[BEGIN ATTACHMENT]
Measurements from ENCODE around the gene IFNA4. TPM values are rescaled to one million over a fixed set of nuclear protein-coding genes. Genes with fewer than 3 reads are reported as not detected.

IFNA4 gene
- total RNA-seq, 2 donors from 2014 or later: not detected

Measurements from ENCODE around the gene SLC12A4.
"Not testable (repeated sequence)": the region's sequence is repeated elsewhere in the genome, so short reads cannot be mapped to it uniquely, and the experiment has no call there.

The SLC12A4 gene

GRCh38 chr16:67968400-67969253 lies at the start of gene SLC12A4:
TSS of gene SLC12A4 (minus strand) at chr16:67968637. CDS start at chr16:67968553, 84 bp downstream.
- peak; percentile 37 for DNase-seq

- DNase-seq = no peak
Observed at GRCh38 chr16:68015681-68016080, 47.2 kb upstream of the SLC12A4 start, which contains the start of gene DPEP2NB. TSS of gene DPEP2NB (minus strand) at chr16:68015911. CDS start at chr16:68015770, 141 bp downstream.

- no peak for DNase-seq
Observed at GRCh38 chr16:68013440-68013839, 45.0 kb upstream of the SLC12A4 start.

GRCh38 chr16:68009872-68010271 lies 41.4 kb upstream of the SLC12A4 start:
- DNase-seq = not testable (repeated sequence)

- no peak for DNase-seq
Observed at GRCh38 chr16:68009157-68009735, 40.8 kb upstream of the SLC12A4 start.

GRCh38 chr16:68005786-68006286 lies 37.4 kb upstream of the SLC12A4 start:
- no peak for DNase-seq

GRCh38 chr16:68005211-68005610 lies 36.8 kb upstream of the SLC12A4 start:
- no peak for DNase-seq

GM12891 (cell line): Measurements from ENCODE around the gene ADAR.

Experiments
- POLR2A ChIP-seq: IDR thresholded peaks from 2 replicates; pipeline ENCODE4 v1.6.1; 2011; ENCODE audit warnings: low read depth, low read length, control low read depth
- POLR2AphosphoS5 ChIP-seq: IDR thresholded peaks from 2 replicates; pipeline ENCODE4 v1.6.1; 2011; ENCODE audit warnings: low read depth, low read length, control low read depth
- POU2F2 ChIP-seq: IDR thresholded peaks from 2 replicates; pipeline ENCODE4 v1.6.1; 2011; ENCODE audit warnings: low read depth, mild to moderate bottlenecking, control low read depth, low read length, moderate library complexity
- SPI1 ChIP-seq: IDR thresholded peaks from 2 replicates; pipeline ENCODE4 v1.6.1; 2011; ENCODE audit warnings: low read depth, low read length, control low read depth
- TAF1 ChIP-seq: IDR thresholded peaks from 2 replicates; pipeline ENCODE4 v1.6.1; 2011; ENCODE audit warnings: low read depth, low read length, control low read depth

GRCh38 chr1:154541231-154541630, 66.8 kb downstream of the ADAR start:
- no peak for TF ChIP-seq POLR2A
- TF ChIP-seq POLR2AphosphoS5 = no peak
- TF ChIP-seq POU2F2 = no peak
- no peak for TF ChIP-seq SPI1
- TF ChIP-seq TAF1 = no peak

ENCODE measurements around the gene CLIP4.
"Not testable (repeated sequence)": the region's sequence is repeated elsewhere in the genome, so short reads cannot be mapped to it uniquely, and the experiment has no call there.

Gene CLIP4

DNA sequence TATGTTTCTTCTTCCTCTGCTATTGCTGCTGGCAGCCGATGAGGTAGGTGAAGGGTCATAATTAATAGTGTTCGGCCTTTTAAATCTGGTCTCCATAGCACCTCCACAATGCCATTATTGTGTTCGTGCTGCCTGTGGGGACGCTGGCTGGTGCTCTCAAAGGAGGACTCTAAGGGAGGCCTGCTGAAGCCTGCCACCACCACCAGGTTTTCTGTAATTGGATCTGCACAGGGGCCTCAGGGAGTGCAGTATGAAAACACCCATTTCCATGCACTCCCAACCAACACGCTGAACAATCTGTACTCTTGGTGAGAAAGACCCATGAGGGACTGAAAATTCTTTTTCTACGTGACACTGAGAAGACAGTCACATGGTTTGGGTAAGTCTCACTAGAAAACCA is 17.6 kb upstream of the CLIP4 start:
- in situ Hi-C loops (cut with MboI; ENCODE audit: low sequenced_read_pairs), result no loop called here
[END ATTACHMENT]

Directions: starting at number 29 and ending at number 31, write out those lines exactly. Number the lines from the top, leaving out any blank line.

GRCh38 chr1:154541231-154541630, 66.8 kb downstream of the ADAR start:
- no peak for TF ChIP-seq POLR2A
- TF ChIP-seq POLR2AphosphoS5 = no peak